British politicians, activists and academics have urged the U.K. to withdraw its invitation for Egypt’s president to visit the country.
The shadow chancellor, John McDonnell, is leading calls for David Cameron to cancel an invitation to Egypt’s president, Abdel Fatah al-Sisi, to visit Downing Street on the grounds that he is a military dictator responsible for a “regime of terror”.
The 55 signatories to an open letter published in Tuesday morning’s Guardian newspaper said that welcoming Egypt’s controversial President Abdel Fattah el-Sisi “violates the British values which the government claims to champion”, Anadolu Agency reported.
El-Sisi became Egypt’s president in a contentious election a year after the ouster of Mohamed Morsi, the country’s first elected president, in 2013.
The letter is signed by senior British opposition politicians John McDonnell and Diane Abbott as well Dr. Daud Abdullah from the British Muslim Initiative and the Egyptian Revolutionary Council’s head, Dr. Maha Azzam.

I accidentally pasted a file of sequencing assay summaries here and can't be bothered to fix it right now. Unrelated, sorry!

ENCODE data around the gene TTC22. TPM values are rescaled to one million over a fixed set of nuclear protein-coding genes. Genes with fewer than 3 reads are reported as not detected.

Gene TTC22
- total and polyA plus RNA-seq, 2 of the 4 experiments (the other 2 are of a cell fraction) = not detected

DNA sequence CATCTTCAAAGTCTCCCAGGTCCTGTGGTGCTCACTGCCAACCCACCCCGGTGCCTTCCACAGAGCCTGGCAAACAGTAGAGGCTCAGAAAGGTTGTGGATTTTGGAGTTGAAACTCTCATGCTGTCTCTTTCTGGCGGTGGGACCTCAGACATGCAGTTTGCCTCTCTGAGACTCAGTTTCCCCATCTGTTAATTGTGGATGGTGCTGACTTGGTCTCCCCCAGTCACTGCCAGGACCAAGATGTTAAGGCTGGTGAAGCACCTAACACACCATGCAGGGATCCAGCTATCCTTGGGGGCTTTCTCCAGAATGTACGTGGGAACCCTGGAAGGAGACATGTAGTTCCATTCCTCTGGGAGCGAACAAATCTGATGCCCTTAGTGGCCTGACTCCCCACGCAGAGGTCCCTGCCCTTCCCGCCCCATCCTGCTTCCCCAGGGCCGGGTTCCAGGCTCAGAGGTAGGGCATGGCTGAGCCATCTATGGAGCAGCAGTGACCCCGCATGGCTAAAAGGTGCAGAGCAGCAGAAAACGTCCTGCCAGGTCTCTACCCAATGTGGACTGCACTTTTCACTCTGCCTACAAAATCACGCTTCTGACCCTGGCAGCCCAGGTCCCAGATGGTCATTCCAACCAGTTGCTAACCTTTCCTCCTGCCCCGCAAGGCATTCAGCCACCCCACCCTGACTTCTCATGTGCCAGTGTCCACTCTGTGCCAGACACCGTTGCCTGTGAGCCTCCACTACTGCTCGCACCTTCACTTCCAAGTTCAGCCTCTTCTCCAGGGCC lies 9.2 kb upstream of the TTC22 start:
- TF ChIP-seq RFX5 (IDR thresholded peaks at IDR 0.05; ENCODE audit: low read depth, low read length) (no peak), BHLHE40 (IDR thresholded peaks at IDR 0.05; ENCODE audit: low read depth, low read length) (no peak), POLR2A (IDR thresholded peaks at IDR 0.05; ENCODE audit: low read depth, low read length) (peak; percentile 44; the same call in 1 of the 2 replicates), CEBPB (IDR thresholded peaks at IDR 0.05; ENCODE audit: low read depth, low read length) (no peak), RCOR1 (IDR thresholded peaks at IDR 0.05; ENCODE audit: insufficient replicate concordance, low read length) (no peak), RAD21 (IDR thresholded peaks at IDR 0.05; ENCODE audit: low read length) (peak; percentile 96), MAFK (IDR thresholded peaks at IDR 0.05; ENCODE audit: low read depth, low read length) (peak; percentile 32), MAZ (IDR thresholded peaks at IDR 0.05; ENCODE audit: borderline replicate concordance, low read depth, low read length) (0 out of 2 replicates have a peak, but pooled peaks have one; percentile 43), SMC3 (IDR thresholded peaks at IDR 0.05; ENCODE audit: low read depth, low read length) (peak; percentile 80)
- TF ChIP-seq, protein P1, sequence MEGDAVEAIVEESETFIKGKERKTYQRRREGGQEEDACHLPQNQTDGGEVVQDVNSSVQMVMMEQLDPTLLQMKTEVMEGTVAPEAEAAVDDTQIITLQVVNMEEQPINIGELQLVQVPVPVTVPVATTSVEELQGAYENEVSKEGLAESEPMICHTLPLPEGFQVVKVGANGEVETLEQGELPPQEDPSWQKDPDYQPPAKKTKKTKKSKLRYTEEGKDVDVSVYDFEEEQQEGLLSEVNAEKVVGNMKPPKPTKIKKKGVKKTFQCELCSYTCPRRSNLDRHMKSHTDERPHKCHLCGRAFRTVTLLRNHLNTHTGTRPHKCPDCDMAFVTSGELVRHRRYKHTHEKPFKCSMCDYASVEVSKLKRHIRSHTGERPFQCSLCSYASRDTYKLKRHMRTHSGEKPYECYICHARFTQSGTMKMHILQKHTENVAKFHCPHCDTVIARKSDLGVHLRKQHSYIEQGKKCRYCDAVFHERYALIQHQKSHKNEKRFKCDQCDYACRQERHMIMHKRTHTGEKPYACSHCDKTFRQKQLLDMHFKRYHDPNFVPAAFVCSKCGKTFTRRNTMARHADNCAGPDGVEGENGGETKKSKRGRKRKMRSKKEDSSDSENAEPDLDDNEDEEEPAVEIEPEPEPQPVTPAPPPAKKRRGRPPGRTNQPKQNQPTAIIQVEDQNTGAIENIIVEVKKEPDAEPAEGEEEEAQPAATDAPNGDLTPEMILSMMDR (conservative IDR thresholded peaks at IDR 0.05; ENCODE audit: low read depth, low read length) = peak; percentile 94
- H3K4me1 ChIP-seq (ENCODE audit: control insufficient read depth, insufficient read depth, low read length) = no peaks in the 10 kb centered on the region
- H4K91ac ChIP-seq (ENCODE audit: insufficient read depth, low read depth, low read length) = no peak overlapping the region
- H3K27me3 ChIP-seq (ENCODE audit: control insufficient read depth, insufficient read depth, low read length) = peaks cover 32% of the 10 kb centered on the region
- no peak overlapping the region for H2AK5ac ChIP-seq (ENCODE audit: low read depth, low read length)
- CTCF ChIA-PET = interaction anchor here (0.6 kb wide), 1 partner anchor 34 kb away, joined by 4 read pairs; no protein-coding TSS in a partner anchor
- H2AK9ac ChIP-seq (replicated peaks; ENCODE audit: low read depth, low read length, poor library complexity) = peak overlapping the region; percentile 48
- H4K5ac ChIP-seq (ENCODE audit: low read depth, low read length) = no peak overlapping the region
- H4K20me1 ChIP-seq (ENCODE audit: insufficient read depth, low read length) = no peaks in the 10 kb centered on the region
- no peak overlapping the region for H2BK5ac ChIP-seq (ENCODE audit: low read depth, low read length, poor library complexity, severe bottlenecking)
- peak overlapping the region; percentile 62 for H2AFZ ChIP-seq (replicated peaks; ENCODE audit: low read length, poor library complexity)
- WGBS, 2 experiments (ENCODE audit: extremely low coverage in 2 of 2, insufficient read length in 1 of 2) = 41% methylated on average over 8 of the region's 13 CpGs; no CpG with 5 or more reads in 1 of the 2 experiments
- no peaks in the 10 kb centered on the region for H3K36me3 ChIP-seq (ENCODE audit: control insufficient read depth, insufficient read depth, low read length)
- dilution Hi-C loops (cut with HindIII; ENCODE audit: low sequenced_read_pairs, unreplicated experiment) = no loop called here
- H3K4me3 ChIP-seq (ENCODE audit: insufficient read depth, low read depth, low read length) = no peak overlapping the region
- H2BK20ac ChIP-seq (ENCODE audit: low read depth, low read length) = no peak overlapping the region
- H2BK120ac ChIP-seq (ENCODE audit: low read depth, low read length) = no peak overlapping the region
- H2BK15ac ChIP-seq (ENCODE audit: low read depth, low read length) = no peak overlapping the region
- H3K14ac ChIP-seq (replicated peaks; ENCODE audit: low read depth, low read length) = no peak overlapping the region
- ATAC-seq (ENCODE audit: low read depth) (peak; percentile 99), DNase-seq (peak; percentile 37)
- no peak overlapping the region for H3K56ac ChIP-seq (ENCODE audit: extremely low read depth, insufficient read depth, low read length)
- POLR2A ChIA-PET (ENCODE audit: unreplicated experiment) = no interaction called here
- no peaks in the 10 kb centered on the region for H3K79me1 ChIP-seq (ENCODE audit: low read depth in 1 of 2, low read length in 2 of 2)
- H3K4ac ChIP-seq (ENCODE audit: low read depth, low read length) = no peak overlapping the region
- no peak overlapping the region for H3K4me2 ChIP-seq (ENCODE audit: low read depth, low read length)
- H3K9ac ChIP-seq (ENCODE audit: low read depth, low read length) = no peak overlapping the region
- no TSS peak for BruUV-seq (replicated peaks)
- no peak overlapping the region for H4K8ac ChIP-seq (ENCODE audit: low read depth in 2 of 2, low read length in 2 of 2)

Azzam told Anadolu Agency that the letter was a sign of mounting opposition to the proposed visit.
“Despite the position of Prime Minister Cameron's government, what is significant is that there is a growing lobby in the U.K. that is saying Sisi is not welcome here given the grave human rights violations committed by his regime and that Sisi's policies result in increasing radicalization and violent extremism,” she said.
No date has yet been announced for the Egyptian president’s proposed visit, although the Middle East Eye website reported it could take place as early as next week.
Tuesday’s letter said that el-Sisi had “overthrown an elected government and instituted a regime of terror which has thrown back the cause of democracy in Egypt and the wider Middle East many years,” it said.
“Since then Sisi’s military-directed regime has massacred thousands of civilians. Hundreds of supporters of the Muslim Brotherhood, including President Morsi, have been sentenced to death in mass trials that were a travesty of justice.
“Almost all independent political activity has been suppressed, including that of liberal and leftwing organizations. Women’s rights have been violated across the country,” it continued.
The signatories said that they would regard any U.K. visit by el-Sisi to be “an affront to democratic values”.
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